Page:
Well, another deer season is behind us. We had the first "white" deer season in a long time. There was snow on the ground for the entire season. We had to strap the tire chains on our 4x4's to get in and out of camp for the first and second weeks of deer season. Although we didn't get any deer at camp this year,as always, we had a great time hunting together as a family. We saw some deer, but the hunting is tough these days up North. There are very few other hunters in the woods to move the deer around. You can't sit in your tree stand all day and see deer like you used to. Also, the herd is down in numbers. One of the highlights of the season for me came on the last day. I was driving through some thick laurel trying to move some deer to my son, when I knocked 3 bears from their den. They weren't too happy about being awakened, but it was exciting to be within 15 yards of them. My son was still talking about the experience on the way home. We may not get back to camp now for a while. The snowmobiles will soon have the road packed down to solid ice. It's great to be able to read Paula's blog. It's kind of like being able to be up there. I'll still be doing some hunting in Maryland this winter, and perhaps take the flintlock out for a walk once or twice. I'm looking forward to a long-awaited Christmas vacation with the family.
This past Saturday, I was successful in harvesting a buck in Maryland. It is the second Maryland deer that I've brought home this hunting season. This weekend, we're heading back up to Tioga County for the last few days of deer season. My son is home from college. It will be great to be able to spend a few days in the woods with him. Since I've already gotten two deer, my role this weekend will be to dress lightly and keep moving through the thick stuff in an attempt to push some deer to one of the other guys in camp. The weather this week has been weird. The temperature is supposed to be near 50 with rain tomorrow and then fall back to the single digits by the weekend. It's hard to say what the roads will be like going back into camp. However, as always, we'll be prepared for just about anything.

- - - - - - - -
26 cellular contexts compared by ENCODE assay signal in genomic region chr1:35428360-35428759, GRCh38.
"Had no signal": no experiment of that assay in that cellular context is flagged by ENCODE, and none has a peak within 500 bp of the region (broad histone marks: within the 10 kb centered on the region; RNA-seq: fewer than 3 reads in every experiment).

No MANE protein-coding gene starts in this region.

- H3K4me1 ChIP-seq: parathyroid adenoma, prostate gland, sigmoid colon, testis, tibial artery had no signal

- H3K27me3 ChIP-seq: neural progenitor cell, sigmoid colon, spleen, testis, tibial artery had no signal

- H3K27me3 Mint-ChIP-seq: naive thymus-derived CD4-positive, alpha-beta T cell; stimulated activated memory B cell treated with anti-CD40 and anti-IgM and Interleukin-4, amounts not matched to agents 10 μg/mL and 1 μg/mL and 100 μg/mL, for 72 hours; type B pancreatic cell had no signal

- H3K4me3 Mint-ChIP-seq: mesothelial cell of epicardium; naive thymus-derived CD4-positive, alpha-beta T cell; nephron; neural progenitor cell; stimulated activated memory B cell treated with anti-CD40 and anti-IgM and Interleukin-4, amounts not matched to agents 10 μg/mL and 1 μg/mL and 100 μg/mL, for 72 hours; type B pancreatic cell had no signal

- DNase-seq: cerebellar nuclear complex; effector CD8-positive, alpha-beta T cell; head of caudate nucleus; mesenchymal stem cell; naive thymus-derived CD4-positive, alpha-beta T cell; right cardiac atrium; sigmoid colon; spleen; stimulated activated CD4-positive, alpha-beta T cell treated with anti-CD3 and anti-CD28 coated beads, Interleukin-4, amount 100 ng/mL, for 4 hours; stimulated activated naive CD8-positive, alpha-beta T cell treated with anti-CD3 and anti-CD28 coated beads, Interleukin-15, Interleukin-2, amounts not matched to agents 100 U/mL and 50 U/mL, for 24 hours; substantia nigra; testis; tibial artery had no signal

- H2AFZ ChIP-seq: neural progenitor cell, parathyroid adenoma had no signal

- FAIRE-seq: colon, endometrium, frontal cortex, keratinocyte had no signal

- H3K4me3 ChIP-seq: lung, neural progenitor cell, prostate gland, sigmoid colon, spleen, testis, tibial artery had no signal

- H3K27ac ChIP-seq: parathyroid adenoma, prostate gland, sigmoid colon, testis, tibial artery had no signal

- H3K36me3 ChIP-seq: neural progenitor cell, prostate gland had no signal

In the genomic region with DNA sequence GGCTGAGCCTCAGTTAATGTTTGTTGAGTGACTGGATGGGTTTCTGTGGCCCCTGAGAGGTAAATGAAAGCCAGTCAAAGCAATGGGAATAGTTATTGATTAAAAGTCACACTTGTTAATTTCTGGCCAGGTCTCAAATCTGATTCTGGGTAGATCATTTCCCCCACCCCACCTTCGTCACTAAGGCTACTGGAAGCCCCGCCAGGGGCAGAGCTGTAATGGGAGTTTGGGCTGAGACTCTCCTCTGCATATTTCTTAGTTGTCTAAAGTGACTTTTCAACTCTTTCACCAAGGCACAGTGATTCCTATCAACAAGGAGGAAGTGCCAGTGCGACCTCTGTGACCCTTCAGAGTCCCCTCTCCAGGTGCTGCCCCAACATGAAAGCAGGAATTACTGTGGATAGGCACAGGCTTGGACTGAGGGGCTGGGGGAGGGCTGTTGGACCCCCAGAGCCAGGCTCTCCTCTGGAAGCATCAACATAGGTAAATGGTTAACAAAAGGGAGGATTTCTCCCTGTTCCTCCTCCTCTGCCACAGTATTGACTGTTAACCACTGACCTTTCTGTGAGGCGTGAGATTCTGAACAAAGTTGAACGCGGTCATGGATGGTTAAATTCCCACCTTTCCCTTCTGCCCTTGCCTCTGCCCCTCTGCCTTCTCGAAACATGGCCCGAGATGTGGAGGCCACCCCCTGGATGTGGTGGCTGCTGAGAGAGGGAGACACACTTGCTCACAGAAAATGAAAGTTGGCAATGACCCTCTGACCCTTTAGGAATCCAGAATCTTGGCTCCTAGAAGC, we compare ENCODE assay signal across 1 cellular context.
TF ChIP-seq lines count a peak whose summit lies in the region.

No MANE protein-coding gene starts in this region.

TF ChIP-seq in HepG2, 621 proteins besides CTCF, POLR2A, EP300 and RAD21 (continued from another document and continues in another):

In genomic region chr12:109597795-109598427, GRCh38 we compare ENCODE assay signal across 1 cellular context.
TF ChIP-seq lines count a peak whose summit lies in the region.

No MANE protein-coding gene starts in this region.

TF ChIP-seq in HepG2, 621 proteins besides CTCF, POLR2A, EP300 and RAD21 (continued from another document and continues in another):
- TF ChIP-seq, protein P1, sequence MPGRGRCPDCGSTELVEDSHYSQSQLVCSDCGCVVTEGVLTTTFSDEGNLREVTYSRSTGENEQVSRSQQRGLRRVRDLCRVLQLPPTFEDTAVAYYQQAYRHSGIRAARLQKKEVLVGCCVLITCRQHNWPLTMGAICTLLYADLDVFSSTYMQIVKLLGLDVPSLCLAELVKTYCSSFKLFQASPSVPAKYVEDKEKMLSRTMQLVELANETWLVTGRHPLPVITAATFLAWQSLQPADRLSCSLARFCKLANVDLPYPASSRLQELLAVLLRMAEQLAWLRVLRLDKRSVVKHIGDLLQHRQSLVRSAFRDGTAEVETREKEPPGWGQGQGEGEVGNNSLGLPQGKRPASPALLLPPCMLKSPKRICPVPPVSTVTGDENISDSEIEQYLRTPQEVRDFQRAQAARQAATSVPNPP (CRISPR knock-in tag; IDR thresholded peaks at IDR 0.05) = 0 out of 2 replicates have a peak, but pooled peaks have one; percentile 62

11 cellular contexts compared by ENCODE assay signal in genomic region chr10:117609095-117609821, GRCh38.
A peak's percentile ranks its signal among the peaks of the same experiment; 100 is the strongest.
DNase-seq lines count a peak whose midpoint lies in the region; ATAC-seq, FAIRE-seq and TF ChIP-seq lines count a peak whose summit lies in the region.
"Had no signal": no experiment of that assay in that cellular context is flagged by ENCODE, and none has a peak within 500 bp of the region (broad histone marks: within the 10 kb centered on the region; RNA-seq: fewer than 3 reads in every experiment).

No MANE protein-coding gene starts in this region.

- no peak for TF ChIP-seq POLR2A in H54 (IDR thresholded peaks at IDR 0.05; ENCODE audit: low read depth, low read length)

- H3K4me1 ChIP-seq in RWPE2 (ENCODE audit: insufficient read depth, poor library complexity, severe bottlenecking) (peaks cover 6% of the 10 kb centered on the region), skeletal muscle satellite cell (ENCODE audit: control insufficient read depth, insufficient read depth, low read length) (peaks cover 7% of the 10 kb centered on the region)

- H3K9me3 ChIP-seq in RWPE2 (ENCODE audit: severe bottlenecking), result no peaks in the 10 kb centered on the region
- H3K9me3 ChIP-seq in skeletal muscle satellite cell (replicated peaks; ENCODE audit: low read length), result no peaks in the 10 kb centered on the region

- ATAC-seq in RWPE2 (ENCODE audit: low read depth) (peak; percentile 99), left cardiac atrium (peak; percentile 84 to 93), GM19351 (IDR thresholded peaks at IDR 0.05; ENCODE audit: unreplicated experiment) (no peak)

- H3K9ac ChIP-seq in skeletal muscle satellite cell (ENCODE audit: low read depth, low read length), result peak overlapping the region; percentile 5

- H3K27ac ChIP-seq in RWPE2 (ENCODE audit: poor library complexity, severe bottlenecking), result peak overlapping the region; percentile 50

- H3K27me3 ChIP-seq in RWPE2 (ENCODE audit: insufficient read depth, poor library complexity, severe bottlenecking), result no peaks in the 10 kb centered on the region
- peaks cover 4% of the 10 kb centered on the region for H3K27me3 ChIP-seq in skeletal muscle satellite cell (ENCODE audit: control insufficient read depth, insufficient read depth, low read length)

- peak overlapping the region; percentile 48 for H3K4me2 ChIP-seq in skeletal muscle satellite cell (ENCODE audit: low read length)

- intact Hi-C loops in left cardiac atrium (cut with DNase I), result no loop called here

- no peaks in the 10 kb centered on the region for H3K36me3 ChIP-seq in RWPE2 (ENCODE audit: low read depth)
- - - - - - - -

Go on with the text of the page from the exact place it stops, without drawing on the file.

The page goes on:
Well, we needed to strap on the tire chains to get back into camp for the first day of buck season. We had about 5 inches of snow on top of the mountain. Dad and I arrived at camp around noon on Sunday to get the heat going. It was about 20 degrees outside and inside. The camp really didn't begin to warm up until we fired up the oven and started the meatloaf around 5:00 pm. The rest of the gang arrived safely just in time to enjoy the venison meatloaf. We hunted hard for three days and then inched our way back down off the mountain. We didn't see many deer, or other hunters for that matter, but as always, we had a great time just being out in the mountains. I think the icy roads really deterred some hunters from coming up. I'll be heading down to Maryland to hunt this Saturday, and then we're heading back up to camp for the last few days of the season next week.
Yesterday, a friend and I decided that we wanted to go up to camp for one last day of turkey hunting. We left home at 4:00 am and traveled all the way to camp. Arriving around 7:30 am, we were excited by the fresh coating of snow on the ground, but not the temperature (9-degrees.) I can't remember the last time I hunted in 9 degree weather...esp. in November. We saw a lot of game today. Many turkeys...although the turkeys ended up being the hunters as we did not bring any home for thanksgiving...and several deer including a few nice bucks and a piebald deer. It was a beautiful animal...not quite albino...but very close as it just had a few patches of brown. Once again, I did not have my camera with me when I needed it. A lot of the camps were open today with hunters eagerly anticipating the opening of bear season on Monday. Not being a bear hunter, I'm eagerly awaiting the opening of deer season the following week. It's hard to believe that another PA deer season is just a week away. I'm sure I'll have a lot of information to post following deer camp 2008.